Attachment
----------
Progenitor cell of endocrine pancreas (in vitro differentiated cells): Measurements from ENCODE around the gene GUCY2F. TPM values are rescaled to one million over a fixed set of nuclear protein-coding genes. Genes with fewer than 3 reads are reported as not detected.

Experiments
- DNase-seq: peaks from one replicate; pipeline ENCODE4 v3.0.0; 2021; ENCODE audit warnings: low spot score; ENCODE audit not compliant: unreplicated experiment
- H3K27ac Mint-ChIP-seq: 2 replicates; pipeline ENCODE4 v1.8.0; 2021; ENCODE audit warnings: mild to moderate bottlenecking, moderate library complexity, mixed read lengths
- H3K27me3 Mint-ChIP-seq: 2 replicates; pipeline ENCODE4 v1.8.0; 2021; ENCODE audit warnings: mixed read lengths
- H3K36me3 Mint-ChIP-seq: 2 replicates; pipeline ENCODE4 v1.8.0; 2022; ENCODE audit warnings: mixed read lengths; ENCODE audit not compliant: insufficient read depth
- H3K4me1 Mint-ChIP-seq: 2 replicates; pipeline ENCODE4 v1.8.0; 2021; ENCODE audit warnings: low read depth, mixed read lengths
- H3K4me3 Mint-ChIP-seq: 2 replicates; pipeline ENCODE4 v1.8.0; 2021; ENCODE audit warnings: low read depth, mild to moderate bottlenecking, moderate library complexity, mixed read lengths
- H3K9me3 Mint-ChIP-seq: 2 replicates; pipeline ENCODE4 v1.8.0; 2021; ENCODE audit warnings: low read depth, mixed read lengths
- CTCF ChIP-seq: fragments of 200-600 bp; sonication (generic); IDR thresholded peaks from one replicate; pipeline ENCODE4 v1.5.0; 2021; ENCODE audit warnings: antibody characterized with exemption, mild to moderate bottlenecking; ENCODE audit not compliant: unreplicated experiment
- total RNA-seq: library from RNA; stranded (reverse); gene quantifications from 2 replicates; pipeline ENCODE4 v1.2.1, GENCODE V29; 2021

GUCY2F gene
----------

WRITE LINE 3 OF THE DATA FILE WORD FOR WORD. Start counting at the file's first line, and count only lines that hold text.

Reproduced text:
- DNase-seq: peaks from one replicate; pipeline ENCODE4 v3.0.0; 2021; ENCODE audit warnings: low spot score; ENCODE audit not compliant: unreplicated experiment